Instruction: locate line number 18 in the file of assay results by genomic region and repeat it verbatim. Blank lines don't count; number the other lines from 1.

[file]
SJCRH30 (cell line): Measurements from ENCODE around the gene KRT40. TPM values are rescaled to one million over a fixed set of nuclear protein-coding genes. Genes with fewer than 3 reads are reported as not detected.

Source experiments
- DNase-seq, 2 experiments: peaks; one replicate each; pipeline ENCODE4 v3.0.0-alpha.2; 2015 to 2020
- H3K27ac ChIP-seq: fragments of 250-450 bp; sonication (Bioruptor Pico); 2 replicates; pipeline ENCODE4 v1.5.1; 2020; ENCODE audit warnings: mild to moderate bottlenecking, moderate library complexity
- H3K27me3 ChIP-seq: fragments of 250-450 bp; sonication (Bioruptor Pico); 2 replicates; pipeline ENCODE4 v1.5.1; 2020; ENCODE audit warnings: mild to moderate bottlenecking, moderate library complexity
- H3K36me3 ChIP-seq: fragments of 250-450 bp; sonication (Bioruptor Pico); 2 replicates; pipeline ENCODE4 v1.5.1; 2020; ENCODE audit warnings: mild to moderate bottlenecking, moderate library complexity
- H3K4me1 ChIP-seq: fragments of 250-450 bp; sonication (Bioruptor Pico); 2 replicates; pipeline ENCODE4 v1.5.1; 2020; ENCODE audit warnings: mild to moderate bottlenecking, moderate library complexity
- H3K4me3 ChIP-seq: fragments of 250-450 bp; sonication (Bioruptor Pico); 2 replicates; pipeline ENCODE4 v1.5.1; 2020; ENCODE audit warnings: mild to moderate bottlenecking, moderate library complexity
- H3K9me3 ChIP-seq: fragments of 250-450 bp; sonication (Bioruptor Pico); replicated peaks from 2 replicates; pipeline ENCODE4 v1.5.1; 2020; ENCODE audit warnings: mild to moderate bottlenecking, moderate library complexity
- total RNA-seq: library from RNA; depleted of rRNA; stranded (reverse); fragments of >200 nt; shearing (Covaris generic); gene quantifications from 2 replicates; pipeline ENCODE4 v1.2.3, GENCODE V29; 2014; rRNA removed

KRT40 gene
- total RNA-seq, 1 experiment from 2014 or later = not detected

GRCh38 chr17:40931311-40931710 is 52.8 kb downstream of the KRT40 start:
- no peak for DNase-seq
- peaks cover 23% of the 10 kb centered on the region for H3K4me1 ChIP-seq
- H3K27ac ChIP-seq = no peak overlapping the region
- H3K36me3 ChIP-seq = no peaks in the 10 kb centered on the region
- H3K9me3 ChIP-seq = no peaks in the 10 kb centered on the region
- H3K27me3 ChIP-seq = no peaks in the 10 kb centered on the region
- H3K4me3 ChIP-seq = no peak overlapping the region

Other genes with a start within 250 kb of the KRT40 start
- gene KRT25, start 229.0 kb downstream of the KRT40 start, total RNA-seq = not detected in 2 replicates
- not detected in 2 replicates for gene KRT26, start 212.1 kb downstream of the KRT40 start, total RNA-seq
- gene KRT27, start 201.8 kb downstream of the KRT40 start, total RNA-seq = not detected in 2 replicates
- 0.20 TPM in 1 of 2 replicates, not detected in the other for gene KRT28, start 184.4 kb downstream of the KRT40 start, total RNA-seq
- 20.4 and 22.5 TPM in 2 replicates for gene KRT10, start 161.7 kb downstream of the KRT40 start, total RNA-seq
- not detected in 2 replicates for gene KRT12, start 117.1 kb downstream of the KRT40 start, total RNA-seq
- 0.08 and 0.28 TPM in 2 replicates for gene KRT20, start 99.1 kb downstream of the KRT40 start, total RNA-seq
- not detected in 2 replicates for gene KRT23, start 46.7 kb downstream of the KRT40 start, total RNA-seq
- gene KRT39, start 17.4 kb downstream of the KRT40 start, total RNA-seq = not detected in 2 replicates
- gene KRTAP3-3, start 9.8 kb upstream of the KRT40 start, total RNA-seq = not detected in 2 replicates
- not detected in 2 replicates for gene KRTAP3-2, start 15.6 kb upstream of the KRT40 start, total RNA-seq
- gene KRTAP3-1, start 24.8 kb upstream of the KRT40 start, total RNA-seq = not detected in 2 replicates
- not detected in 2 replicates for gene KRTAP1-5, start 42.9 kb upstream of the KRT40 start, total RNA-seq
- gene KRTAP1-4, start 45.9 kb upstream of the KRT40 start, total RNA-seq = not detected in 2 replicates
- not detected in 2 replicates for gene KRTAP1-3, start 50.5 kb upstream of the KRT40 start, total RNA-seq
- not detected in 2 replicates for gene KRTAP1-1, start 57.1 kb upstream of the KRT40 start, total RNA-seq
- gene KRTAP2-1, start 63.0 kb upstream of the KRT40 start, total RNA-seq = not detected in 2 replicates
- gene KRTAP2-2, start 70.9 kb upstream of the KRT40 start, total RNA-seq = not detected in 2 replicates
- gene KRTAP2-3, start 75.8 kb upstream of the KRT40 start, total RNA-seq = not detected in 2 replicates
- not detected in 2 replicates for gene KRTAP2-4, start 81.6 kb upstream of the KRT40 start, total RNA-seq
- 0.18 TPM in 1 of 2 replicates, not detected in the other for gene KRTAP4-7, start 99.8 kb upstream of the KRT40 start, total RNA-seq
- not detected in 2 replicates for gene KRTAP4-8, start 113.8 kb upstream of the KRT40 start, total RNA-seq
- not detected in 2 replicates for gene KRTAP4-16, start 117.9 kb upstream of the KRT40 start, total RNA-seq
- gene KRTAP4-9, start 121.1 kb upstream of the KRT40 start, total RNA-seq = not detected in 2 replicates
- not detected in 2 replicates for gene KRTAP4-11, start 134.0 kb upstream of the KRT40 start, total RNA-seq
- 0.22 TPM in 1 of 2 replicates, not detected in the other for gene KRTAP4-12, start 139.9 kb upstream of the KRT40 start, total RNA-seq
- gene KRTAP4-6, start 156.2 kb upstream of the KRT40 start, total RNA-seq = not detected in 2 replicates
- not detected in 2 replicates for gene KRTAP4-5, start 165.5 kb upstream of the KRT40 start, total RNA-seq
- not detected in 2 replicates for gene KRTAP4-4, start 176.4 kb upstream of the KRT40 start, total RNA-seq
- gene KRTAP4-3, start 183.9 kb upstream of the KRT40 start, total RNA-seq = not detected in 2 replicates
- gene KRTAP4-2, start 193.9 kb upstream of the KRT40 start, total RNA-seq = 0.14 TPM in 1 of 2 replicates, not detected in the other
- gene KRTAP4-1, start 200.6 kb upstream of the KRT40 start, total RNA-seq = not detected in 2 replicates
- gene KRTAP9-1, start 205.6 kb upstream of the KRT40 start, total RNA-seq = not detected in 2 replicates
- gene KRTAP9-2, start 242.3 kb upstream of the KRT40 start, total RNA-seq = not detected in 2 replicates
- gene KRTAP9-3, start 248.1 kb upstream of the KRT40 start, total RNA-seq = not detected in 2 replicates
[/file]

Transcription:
- H3K9me3 ChIP-seq = no peaks in the 10 kb centered on the region